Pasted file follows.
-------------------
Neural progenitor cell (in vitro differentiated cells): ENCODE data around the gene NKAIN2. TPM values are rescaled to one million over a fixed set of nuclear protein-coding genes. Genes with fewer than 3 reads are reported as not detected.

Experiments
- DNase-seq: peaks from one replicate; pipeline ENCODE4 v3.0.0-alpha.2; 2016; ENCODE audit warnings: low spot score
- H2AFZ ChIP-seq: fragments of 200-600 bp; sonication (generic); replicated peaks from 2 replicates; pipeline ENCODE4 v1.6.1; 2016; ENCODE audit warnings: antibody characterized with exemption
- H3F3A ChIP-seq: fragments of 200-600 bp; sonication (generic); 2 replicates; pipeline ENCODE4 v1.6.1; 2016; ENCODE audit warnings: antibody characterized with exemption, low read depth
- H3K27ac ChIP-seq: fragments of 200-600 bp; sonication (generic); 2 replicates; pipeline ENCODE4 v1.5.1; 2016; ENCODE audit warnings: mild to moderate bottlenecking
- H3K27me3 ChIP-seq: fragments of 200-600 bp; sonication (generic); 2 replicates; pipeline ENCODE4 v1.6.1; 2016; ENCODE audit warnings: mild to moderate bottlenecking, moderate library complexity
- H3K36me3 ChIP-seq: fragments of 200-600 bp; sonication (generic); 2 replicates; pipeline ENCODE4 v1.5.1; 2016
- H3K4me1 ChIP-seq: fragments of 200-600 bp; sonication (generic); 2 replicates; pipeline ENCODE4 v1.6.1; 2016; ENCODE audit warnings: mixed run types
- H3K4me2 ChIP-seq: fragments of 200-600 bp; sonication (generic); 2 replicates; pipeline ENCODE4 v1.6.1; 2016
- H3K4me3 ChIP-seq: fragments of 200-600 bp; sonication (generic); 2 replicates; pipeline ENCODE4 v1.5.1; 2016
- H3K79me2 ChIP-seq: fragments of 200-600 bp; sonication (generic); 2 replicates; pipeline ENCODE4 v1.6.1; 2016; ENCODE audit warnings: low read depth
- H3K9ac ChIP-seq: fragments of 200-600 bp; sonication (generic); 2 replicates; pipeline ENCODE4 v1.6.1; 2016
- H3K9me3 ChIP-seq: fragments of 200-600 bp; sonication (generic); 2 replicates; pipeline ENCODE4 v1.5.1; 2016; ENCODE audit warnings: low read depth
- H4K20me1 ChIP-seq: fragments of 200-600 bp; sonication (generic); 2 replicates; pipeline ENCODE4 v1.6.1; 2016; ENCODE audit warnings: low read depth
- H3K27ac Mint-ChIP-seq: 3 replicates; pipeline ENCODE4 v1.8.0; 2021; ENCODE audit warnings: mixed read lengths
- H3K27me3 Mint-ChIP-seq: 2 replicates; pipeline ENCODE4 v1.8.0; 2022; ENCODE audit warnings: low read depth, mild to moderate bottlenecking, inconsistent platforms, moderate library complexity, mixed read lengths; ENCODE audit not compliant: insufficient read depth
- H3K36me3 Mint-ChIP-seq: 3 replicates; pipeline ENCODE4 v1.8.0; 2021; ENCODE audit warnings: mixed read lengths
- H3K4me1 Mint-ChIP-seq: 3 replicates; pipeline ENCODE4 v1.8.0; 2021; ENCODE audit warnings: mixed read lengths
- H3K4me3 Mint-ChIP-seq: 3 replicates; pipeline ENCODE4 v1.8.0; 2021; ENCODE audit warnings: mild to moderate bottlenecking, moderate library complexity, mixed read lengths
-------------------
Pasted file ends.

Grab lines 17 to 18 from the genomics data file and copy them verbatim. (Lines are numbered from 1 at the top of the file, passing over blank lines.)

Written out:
- H3K27me3 Mint-ChIP-seq: 2 replicates; pipeline ENCODE4 v1.8.0; 2022; ENCODE audit warnings: low read depth, mild to moderate bottlenecking, inconsistent platforms, moderate library complexity, mixed read lengths; ENCODE audit not compliant: insufficient read depth
- H3K36me3 Mint-ChIP-seq: 3 replicates; pipeline ENCODE4 v1.8.0; 2021; ENCODE audit warnings: mixed read lengths